To prevent “ bumping,” one or two small pieces of capillary glass tube or of clay pipe or other porous body are sometimes put into the acid together with the alloy to be parted, but, as a general rule, it may be assumed that parting is finished when bumping begins.

Whatever method of parting is used, very finely-divided gold may remain suspended in the liquids, and may thus be lost in the course of decantation. Loss by decantation after parting may be avoided by adding a globule of mercury free from gold, and stirring with a glass rod until all the black particles of gold have been absorbed. The spent acid is then poured off and fresh nitric acid of density 1.2 added. On gently warming, the mercury is slowly dissolved and the gold remains as a coherent spongy mass. It is washed with nitric acid and then with water, glowed, re-heated with concentrated nitric acid, washed, re-heated, and weighed.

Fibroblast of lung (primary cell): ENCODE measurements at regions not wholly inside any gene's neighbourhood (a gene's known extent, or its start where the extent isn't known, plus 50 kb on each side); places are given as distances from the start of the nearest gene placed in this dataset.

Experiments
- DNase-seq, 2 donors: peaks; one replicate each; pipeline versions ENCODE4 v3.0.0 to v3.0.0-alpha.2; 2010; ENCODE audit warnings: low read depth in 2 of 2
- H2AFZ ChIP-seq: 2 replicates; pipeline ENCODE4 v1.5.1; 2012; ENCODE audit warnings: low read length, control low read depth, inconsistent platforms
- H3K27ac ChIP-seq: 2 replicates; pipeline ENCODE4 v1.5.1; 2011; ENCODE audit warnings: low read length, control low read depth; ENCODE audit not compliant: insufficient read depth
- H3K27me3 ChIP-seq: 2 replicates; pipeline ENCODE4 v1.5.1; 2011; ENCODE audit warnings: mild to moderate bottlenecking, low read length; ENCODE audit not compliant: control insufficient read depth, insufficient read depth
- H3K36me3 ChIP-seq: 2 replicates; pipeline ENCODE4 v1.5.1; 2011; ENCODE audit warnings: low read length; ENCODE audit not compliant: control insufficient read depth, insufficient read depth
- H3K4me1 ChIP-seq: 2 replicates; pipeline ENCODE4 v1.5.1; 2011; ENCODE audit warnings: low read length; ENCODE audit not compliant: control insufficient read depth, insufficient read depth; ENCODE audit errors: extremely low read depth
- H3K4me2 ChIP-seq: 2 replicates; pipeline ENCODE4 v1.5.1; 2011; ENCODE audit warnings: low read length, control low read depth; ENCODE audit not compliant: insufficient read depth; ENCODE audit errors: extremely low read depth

By the operation of parting, silver, palladium, and some platinum are removed in solution, but part of the platinum, and all the rhodium, iridium, remain with the gold. If the presence of these metals is suspected they must be looked for and removed by special assay methods.